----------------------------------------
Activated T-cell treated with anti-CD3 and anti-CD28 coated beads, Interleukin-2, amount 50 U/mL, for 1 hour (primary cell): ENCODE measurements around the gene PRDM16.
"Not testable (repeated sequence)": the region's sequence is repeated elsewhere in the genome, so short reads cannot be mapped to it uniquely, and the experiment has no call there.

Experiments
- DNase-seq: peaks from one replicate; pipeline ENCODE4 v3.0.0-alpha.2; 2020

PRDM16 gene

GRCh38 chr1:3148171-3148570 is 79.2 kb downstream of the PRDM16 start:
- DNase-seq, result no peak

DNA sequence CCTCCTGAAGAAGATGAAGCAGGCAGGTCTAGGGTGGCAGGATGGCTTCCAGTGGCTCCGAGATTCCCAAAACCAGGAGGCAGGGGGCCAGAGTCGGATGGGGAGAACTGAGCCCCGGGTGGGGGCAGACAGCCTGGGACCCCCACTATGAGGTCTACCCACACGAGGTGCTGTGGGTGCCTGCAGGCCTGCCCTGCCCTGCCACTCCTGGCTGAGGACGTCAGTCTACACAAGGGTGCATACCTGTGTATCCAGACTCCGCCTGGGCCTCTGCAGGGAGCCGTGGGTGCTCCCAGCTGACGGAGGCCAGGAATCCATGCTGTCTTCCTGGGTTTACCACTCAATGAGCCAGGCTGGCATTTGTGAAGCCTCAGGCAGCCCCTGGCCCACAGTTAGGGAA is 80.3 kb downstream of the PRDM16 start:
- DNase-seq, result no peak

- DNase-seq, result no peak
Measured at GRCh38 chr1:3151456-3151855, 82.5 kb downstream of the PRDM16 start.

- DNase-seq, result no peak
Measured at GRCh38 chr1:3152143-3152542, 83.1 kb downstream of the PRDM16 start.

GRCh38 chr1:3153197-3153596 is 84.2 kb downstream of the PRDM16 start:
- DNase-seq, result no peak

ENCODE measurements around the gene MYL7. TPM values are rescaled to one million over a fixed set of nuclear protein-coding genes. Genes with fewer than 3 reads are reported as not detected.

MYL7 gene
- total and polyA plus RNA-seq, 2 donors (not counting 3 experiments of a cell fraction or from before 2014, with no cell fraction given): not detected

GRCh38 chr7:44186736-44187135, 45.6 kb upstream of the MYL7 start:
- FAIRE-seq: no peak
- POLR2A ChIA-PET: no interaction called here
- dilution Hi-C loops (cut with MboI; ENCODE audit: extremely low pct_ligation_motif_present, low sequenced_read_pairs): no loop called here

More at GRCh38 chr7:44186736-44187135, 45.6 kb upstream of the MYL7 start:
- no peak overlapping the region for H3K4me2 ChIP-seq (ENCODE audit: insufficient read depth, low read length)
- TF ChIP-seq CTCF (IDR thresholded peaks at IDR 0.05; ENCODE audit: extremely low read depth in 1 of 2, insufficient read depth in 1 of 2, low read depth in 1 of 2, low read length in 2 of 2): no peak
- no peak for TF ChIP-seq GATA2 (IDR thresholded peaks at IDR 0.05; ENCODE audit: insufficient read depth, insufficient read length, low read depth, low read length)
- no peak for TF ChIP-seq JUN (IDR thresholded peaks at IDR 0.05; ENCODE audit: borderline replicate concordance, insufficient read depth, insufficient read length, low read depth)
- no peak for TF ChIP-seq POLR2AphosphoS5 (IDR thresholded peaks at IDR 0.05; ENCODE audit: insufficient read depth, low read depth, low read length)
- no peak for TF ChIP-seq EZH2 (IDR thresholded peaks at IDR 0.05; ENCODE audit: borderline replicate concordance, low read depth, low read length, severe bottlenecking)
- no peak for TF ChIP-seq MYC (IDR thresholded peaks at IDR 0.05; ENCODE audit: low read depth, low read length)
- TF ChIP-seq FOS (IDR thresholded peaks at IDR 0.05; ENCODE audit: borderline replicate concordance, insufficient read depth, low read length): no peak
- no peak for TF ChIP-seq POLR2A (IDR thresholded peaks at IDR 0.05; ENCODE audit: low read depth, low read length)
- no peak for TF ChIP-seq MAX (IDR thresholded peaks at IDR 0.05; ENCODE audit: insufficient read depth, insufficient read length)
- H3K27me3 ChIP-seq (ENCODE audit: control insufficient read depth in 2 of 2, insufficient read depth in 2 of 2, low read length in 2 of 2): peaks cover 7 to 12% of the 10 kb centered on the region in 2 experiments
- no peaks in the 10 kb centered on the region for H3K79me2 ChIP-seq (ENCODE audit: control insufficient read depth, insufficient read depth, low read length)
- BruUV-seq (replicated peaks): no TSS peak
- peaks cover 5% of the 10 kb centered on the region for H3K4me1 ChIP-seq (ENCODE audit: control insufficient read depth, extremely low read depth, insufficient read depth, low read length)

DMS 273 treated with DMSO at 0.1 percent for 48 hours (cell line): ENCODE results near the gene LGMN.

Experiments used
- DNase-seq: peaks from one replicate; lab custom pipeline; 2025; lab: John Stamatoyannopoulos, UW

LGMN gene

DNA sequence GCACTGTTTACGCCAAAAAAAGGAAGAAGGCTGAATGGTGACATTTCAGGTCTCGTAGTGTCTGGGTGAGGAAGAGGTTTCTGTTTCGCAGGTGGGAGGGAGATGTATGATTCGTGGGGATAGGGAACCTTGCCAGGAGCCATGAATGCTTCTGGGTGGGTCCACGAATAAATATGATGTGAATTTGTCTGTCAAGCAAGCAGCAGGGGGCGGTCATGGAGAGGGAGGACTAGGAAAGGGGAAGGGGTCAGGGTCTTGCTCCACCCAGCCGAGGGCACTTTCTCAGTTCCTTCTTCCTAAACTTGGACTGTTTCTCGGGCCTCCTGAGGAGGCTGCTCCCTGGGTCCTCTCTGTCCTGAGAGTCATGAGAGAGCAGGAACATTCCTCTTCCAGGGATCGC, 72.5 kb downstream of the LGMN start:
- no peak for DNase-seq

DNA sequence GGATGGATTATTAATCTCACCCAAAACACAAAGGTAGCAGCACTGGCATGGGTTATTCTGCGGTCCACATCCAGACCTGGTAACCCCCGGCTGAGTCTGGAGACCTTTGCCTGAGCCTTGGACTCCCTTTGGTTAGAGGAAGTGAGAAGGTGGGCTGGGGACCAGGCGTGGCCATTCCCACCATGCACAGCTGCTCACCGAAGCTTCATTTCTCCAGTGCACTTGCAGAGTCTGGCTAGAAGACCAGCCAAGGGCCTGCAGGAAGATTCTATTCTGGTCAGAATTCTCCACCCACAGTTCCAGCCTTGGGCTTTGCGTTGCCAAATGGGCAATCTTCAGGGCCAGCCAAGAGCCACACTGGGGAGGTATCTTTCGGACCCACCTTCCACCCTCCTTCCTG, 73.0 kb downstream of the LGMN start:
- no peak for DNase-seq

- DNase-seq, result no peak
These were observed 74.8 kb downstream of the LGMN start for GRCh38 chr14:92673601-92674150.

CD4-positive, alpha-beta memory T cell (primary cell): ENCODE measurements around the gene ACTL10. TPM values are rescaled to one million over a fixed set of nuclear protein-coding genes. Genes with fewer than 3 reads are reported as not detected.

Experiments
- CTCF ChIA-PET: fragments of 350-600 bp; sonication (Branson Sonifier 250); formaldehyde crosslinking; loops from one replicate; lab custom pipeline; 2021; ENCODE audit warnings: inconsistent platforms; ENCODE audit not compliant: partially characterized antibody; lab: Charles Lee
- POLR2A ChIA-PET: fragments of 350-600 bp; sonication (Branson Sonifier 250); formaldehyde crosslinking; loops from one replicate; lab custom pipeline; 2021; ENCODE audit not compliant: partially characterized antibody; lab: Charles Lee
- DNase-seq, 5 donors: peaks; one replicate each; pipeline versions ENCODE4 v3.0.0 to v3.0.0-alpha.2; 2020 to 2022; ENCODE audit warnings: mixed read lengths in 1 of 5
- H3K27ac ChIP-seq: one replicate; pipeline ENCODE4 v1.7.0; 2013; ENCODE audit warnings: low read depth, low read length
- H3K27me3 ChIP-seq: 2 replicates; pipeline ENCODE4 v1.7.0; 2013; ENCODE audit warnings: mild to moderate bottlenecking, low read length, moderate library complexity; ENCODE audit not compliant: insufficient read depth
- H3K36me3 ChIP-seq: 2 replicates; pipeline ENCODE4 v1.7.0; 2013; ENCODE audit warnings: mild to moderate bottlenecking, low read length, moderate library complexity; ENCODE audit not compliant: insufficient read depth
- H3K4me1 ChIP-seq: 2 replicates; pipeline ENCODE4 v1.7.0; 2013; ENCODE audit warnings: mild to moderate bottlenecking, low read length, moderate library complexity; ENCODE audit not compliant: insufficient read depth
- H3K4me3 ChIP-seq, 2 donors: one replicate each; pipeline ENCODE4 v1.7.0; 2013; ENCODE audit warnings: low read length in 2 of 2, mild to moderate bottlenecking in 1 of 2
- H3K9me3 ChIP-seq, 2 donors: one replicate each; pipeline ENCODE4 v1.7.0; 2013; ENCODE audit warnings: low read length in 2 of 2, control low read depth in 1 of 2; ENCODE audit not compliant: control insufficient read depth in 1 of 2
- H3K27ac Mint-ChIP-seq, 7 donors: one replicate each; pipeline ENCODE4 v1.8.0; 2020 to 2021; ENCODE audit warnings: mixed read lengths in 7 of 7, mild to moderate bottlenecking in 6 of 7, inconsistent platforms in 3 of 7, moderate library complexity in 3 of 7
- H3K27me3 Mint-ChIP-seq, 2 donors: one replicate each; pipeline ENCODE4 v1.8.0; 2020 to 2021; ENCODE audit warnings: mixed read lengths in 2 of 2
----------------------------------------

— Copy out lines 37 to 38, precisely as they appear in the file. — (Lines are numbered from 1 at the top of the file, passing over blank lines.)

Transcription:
- peaks cover 5% of the 10 kb centered on the region for H3K4me1 ChIP-seq (ENCODE audit: control insufficient read depth, extremely low read depth, insufficient read depth, low read length)

DMS 273 treated with DMSO at 0.1 percent for 48 hours (cell line): ENCODE results near the gene LGMN.